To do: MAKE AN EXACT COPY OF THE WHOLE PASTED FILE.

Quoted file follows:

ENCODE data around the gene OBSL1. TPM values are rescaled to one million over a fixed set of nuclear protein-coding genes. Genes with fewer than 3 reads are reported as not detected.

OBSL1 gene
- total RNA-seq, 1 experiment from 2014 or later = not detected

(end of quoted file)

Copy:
ENCODE data around the gene OBSL1. TPM values are rescaled to one million over a fixed set of nuclear protein-coding genes. Genes with fewer than 3 reads are reported as not detected.

OBSL1 gene
- total RNA-seq, 1 experiment from 2014 or later = not detected